Jenny Tarbox

The Esplanade at East High School in Denver in the Spring is a beautiful entrance into one of the most beautiful places in my hometown. There are trees, open spaces, active student gathering spaces, and the historic feel of the building itself that dominates the landscape at Colfax and Josephine. It is a picturesque tapestry. The Esplanade is both intimate and expansive when you are 16.

The nooks around the school’s exterior were so well known to me. I spent a lot of time at East High in the late 1980s in Drama Club and participating in sports. We had an open campus for lunch, so it was my habit to either picnic outside or wander to the nearest Greek, pizza, or sandwich shop with a group of friends. I usually ate a packed lunch on the steps out front of the building. Additionally, I was a neighborhood kid and walked every day the 10 blocks and back.

Trust me, Spring is the best season on the Esplanade.

The school’s main drag feeds directly into an entrance at City Park, and proximity to East Colfax encourages students to be exploring their new lives as adults. The first time I voted I was in the grand entrance inside East on a machine that had levers and a curtain.

I also remember the violent events that happened while I was there. I remember being on lock-down one day because fugitives were in the neighborhood. Police cars were everywhere. I remember a big gang fight involving many people right out in front of the E. I remember a brutal fight in the girl’s bathroom. Porcelain fixtures made for a bad, bad outcome. There were no guns that I saw, but everyone knew they were probably there. I am sure upon posting this, a few people will reach out to remind me about another crazy event I haven’t immediately remembered at school.

Violence as a way of communicating is not new. It has always been there. The choice to promote and use violence has always been there. But our response is what is missing. People don’t take action but numbly absorb and reflect our emotions instead and feel thankful it wasn’t them, this time.

Today, on this blustery winter day, I’m reading the news about a shooting that happened on the Esplanade and I can’t help but wonder why everyone is surprised. But the difference I feel is that even in the 80s people took action and tried to make a difference. Living in proximity to East Colfax in the 1980s provided me many opportunities to see what societal responses to violence might look like. I remember there was at least an attempt at discussion and motion on social issues catalyzing violence as modus operandi in our city’s social contracts. Mayors initiated and strengthened responses to neighborhood violence and reached out to their communities encouraging parks and recreation instead of gangs. The Guardian Angels were people who actually walked up and down Colfax and made their physical presence known to help improve safety for people living in the neighborhoods. Police were more respected and used persuasion and authority to exert power before using tasers and guns.

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We are shocked and saddened, until we are not, by the violence on college campuses, grocery stores, elementary schools, movie theaters. Those headlines are so ubiquitous they become background chatter in between the incidentals of our individual lives. The violence has always been there but our response is lacking.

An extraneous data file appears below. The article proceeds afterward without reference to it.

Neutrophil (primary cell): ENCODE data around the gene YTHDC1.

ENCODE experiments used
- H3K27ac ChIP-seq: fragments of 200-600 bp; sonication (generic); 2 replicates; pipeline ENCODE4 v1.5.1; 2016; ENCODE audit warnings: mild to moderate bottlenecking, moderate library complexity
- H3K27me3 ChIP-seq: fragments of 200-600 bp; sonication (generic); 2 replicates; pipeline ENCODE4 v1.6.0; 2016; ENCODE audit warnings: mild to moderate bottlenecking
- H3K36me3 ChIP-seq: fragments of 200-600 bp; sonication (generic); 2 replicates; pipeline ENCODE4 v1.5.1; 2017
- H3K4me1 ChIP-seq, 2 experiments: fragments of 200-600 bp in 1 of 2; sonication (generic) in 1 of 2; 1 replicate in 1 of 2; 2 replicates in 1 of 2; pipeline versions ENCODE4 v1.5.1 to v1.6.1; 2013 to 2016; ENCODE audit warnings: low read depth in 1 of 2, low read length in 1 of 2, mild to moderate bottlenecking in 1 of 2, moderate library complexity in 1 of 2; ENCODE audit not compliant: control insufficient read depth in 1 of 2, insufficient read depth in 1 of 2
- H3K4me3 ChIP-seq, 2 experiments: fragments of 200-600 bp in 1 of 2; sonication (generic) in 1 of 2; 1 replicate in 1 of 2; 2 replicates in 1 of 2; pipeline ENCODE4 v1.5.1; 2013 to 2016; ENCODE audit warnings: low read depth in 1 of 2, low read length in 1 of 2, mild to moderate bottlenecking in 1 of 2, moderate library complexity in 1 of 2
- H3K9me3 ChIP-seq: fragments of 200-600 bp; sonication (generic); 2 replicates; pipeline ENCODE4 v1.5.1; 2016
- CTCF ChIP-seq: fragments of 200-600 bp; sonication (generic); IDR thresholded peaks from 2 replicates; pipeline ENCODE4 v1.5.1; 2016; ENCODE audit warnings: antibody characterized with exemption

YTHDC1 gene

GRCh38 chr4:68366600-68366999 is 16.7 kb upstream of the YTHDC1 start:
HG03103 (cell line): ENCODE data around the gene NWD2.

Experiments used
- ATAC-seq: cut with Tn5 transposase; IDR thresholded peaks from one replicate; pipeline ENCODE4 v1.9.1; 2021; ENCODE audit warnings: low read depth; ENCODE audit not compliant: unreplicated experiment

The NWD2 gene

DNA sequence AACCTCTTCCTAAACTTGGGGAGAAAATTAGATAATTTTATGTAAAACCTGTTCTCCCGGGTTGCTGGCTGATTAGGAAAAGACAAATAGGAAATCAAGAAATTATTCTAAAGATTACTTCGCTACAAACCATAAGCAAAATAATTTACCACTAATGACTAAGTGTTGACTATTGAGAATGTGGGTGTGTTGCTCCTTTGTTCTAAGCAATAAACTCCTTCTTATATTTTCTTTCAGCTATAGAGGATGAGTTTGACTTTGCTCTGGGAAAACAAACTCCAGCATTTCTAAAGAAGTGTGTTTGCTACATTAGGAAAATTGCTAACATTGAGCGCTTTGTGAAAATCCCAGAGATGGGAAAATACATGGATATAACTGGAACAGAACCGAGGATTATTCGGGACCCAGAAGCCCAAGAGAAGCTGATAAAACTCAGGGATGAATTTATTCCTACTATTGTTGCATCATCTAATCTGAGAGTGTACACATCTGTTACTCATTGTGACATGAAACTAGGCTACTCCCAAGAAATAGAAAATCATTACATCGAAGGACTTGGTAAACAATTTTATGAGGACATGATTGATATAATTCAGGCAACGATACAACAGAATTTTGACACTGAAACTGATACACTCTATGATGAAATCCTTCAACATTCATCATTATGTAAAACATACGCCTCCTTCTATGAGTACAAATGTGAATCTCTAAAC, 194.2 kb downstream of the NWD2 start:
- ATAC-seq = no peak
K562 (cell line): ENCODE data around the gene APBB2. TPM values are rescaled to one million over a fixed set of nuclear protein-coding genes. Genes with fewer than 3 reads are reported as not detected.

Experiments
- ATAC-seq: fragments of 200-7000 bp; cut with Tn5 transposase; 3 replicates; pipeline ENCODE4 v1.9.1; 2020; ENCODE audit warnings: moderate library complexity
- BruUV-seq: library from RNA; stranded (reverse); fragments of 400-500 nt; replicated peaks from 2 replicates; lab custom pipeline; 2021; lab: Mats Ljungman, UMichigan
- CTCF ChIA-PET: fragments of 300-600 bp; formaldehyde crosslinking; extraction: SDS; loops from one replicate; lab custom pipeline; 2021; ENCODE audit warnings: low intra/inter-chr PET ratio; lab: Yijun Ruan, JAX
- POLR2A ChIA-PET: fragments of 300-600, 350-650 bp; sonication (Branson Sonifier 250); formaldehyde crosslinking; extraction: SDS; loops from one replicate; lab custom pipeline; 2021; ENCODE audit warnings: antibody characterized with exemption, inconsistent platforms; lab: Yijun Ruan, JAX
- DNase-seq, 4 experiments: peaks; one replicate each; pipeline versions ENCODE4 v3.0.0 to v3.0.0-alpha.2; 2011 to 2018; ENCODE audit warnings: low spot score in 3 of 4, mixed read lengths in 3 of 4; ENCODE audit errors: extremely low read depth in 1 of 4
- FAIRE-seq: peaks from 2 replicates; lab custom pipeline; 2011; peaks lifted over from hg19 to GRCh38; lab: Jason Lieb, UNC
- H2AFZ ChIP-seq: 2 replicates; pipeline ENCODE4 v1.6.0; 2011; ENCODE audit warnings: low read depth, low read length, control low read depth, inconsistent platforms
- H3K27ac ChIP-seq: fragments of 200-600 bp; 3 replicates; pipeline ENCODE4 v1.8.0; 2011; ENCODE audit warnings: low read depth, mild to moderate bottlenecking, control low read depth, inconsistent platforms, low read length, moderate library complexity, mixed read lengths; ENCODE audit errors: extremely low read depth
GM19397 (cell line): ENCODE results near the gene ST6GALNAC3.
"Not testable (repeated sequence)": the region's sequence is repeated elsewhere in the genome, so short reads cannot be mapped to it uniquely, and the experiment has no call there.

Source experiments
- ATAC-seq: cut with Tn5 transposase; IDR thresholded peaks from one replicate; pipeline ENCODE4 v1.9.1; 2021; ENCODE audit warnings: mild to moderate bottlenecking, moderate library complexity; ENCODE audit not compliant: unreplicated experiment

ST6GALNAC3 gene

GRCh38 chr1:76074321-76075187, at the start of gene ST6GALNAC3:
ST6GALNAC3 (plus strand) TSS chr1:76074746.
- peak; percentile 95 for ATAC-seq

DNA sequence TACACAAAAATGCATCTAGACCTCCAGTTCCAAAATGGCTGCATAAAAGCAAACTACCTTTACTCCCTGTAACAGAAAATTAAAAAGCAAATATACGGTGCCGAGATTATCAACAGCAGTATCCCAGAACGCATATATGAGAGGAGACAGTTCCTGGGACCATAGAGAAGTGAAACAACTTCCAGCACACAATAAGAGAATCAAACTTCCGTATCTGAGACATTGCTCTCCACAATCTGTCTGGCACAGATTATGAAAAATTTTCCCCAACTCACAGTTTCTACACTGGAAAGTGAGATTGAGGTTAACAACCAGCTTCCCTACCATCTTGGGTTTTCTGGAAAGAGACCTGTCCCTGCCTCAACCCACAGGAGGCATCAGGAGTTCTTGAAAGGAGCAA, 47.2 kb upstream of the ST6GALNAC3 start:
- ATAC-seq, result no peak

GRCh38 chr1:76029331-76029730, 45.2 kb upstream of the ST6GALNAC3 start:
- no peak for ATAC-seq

I am a teacher. I’m trying to do my part in affecting change by telling the hundreds or thousands of students I work with over my long career that people matter, kindness is perpetual, gratitude is the best way to cope with trauma. Violence is a human emotion we all have a choice to either feed, starve, or extinguish in ourselves. This is the rite of passage to adulthood for children in America, how to live with violence, and it is my part in my small sphere to prepare children for this rite of passage. On my resume it says I teach Math and Science, but that’s not really my job. That’s extra credit.

We have idly raised too many generations of people who now expect to be shot or see someone shot, just by virtue of making it to adulthood, in the normal course of their day. The gun debate is the greatest show, but guns are everywhere.

I don’t know what anyone else’s part is, but I think everyone should ask themselves how they can own a part of the discussion about violence and to behave within a framework that hedges against our violent tendencies. It is not a problem of that other neighborhood, that other school, that other city, and it never was. Something some of you might consider in the future: I’ll tell you that deciding to teach children is not for the faint of heart, but is a wounded profession with a deep need for good people who want to help raise a better society. Consider a few years of service as a teacher, aide, paraprofessional, or board member or someone working for a public school. Show smaller humans how to be nice to others. Consider it a national opportunity for civility to interrupt this perpetual human aggression toward other humans that dominates us.

Something that everyone can do in the near future: Denver and Colorado Springs will finally elect new Mayors this Spring. Go vote. People matter. Leadership matters.

Jennifer Tarbox is a Denver native and East High Graduate, and is currently a Middle School teacher in District 11 in Colorado Springs.

Jennifer Tarbox is a Denver native and East High Graduate, and is currently a Middle School teacher in District 11 in Colorado Springs.